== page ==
Today, the U.S. Department of Transportation Federal Highway Administration announced funding for a project to modernize ferry services in 35 states and three territories, with more than $172 million.
The funding abides by the Bipartisan Infrastructure Law formula for the fiscal year of 2022. The Bipartisan Infrastructure Law expands eligibility, including ferry maintenance facilities and purchasing transit vehicles, such as buses and shuttles used exclusively for passenger transportation. It provides $912 million in formula funding over five years through FHWA’s Ferry Boat Program, more than doubling the amount provided under the 2015 FAST Act. The money can also significantly upgrade how the ferry system is currently functioning, which might boost traffic flow, reduce congestion, or take care of pressing operational or environmental issues.
Funding is also trickling down from the overwhelming money set aside by the Biden Administration to multimodal transportation services, including the newly revealed $300 million in competitive financing from the Federal Transit Administration.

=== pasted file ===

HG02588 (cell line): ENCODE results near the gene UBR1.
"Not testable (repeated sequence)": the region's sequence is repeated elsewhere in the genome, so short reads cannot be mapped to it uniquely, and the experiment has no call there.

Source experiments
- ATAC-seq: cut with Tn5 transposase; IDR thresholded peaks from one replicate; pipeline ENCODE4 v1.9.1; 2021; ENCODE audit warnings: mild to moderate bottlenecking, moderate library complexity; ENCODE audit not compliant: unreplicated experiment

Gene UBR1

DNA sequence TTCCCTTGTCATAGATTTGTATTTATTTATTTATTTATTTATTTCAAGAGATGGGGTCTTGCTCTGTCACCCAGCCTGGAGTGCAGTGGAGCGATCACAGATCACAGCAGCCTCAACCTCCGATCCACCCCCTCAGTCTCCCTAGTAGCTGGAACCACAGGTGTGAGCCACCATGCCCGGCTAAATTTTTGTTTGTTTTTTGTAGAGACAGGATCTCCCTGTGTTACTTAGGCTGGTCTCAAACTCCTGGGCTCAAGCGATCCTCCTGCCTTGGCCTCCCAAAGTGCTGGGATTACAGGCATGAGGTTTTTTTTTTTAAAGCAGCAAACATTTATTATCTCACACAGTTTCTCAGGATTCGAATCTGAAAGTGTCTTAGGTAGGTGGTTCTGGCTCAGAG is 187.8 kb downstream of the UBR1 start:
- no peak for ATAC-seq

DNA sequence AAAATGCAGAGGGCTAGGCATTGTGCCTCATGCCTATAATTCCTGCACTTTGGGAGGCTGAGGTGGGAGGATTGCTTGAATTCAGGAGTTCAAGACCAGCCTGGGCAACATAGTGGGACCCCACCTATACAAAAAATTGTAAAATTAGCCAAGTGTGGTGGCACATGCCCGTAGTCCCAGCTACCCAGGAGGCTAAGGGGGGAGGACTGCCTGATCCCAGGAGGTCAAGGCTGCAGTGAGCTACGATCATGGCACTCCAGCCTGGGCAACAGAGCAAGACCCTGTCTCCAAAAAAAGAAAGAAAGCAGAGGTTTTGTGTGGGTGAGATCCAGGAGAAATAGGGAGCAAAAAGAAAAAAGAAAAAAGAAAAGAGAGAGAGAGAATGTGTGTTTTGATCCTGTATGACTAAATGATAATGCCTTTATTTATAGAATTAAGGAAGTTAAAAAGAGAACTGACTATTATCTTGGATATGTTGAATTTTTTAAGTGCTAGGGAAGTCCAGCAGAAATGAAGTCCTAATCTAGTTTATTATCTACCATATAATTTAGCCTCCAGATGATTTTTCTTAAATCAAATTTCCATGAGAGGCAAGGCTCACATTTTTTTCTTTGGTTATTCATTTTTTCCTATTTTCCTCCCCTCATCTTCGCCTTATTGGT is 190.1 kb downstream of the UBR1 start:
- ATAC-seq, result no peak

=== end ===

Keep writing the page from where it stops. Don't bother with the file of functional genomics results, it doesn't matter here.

Federal Highway Administrator Stephanie Pollack commented on the outstanding funding by leaving thoughts for a hopeful tomorrow, “The Bipartisan Infrastructure Law has substantially increased funding for ferry boats to help improve the quality of life and make it easier for commuters to get to their destinations.” Pollack added, “In all of the states and territories receiving funding, ferry boat service is an important part of transportation in helping to improve mobility and access to important services in these communities.”
The FHWA’s Ferry Boat Program supports terminal and vessel projects that offer essential connectivity to regions lacking alternative modes of transportation where there is already a high demand for passengers. A legal formula determines how much money to give state transportation agencies based on their eligibility. Monies are then subsequently given to specific ferry boat operators.
According to the FHWA list of funding, Washington, Alaska, New York, and Texas received the most funding, with Washington getting over 40,000,000 in aid. While Montana, Missouri, Mississippi, and Connecticut were tied for obtaining the lowest amount of assistance, which was $200,000.
U.S. Transportation Secretary Pete Buttigieg added to the thought of a hopeful tomorrow when he said the funding announced earlier today would continue improving ferry services for communities nationwide.